“The recent disaster of Hurricane Hugo made fieldwork a little more difficult than usual,” reported Mary Jane Soule, who was doing research on musicians in St. Croix. “I was unable to rent a car for the first five days I was there, which limited my mobility. Many phones were still not working, so getting in touch with informants was harder than usual. However, once I actually located the individuals I wanted to see, I found most of them willing to talk.”

Photo by Mary Jane Soule, Ralph Rinzler Folklife Archives and Collections, Smithsonian Institution.

Photo by Mary Jane Soule, Ralph Rinzler Folklife Archives and Collections, Smithsonian Institution.
A local press announced that, regardless of the circumstances, the Three Kings Day Parade would not be canceled: “Neither rain or hurricane nor winds nor controversy will stop the Crucian Christmas Fiesta.” In her field research tape log, Soule lists the role of Hugo in the fiesta, adding that calypso bands had recorded songs about it.

“Eve’s Garden troop is depicting Hugo,” she wrote. “The No Nonsense (music and dance) troop is doing ‘The Hugo Family’ depicting the looting and tourists on the run. Mighty Pat’s song ‘Hurricane Hugo’ played from speakers on one of the numerous trucks. Sound Effex (band) can be heard playing ‘Hugo Gi Yo’ (Hugo Gives You).”

Several months later when staff returned to the islands, “Hugo Gi Yo” was still very popular, as were the black, monographed sailors’ caps that proclaimed “Stress Free Recovery for 1990, St. Thomas, V.I.” 

Songs about Hugo relieved anxiety. Many people had lost everything. But like all good calypso tunes, they comically contributed to the oral history of the islands. Look at the verses of “Hugo Gi Yo”:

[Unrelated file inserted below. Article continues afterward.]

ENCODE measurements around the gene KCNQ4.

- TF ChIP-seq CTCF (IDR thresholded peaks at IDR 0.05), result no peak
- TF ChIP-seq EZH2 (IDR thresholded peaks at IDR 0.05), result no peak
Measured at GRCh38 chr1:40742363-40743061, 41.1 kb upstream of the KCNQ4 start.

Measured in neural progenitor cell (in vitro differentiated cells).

It was the seventeenth of September 1989 Hugo take over.
Hey, that hurricane was a big surprise,
When it hit St. Croix from the southeast side.
Hey rantanantantan man the roof fall down.
Rantanantantan galvanize around…
No water, no power, no telephone a ring.
We people we dead; there’s nothing to drink….
The band Sound Effex plays for bystanders in a carnival parade in St. Croix, Virgin Islands. Photo by Mary Jane Soule, Ralph Rinzler Folklife Archives and Collections, Smithsonian Institution.
Listen to "Hugo Gi Yo", played by Sound Effex at Children’s Parade in Christiansted, St. Croix, January 5, 1990:


Calypso songs are noted for their social commentary on events as well as on responses from mainstream society. The Washington Post reported on St. Croix following the hurricane: “The plunder started on the day after the Sunday night storm, as panicky islanders sought to stock up on food. It quickly degenerated into a free-for-all grab of all sorts of consumer goods that some witnesses likened to a ‘feeding frenzy.’ Three days of near-anarchy followed Hugo’s terrible passage during the night of Sept. 17-18 and prompted President Bush to dispatch about 1,100 Army military police and 170 federal law-enforcement officers, including 75 FBI and a ‘special operations group’ of U.S. Marshalls Service.”